Tracking Transport Subsidies: As Tough as Following the Stimulus Money
The $787 billion economic stimulus effort was intended to be a model of government transparency — but a privately run website called Recovery.org soon began beating out the government in the race to trace federal dollars. Now, as the Pew Charitable Trusts begins to expand its Subsidyscope fiscal monitoring project, some similar gaps in spending data are emerging.
A joint project of Pew and the nonprofit Sunlight Foundation, Subsidyscope began its work with the financial bailout and plans to release a map of the government’s transportation studies by this fall.
But as the site’s researchers noted in a recent release, some major pieces of the puzzle are missing from USASpending.gov, the online federal-finances monitor created in 2006 by legislation with a notable champion: then-Sen. Barack Obama:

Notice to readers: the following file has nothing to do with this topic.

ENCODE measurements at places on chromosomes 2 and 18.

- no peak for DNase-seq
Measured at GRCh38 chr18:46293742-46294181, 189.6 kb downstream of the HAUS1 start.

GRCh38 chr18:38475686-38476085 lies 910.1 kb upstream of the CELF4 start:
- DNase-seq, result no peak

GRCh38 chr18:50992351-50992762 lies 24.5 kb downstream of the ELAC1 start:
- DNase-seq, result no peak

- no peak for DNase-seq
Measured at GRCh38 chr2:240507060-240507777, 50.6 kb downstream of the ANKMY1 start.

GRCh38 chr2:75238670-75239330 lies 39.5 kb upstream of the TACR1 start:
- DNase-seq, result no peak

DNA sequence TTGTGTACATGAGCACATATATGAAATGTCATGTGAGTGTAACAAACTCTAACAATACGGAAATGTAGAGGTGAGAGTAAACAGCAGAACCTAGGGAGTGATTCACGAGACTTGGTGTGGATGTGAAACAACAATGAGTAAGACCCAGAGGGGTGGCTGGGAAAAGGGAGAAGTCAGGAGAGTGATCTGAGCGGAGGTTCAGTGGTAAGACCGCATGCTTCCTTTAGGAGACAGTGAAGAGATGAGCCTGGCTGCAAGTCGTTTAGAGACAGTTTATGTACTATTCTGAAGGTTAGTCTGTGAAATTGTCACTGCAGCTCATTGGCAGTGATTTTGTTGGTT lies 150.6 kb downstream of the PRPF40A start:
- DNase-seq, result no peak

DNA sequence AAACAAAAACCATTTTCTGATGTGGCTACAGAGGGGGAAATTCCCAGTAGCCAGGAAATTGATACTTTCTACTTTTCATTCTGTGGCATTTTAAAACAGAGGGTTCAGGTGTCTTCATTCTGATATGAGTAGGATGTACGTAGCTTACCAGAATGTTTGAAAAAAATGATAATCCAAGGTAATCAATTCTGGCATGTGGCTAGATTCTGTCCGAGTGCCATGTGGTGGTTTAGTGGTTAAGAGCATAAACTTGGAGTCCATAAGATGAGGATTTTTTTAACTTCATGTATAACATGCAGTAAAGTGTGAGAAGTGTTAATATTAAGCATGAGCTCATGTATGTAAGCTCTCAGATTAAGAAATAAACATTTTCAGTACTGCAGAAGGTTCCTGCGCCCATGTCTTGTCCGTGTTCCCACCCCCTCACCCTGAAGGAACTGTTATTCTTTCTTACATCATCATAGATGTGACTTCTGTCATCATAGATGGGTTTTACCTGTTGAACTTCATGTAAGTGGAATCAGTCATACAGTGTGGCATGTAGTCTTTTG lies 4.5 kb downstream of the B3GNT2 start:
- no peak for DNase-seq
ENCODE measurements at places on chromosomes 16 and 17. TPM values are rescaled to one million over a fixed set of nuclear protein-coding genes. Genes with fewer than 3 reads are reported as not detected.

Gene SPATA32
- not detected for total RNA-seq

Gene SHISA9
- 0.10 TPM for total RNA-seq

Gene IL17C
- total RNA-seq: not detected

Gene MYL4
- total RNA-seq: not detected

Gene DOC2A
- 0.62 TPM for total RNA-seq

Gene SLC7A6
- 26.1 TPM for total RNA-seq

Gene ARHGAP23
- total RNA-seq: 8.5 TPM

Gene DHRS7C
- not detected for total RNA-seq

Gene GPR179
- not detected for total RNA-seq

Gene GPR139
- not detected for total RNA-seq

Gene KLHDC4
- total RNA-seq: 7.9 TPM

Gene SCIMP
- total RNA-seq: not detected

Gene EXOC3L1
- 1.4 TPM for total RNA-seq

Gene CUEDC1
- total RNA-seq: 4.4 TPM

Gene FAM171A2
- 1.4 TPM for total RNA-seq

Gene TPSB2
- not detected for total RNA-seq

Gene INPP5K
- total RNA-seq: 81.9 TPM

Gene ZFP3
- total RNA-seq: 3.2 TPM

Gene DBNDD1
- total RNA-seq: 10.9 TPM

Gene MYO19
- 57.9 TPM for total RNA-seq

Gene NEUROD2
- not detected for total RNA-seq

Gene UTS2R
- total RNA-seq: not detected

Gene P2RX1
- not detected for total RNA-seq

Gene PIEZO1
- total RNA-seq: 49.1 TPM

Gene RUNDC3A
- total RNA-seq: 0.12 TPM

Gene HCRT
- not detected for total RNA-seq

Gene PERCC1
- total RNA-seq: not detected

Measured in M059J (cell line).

A link to a discussion of "Data Quality" is displayed prominently on
every page of the site, but the actual mechanism by which
USASpending.gov tracks data quality seems woefully inadequate. The site
appears to simply measure the completeness of each record that is
reported to it. Identifying missing parts of a record is useful, but it
does nothing to identify when whole records are missing. … Currently there is no means by which USASpending.gov can
ensure that it is receiving all of the records it should be.
Two sizable pieces of the nation’s transport industry were altered in government spending records, Subsidyscope found — Amtrak’s 2008 budget was mysteriously halved, and the entire budget for the Merchant Marine Academy was missing.
Those discrepancies represent more than just a failure to comply with the spirit of Obama’s 2006 transparency law; they also underscore the daunting task of attempting to reform transportation policy in an age of mammoth imbalance between federal support for highways and transit, as well as an ingrained resistance to changing existing patterns of infrastructure investment.
The government’s thicket of counterproductive agriculture subsidies has been well-mapped by groups on the right and the left, and Congress has still resisted any attempt to trim the system. Given Subsidyscope researchers’ difficulty in getting their arms around transportation spending data, cutting subsidies in that sector is likely to be even more challenging.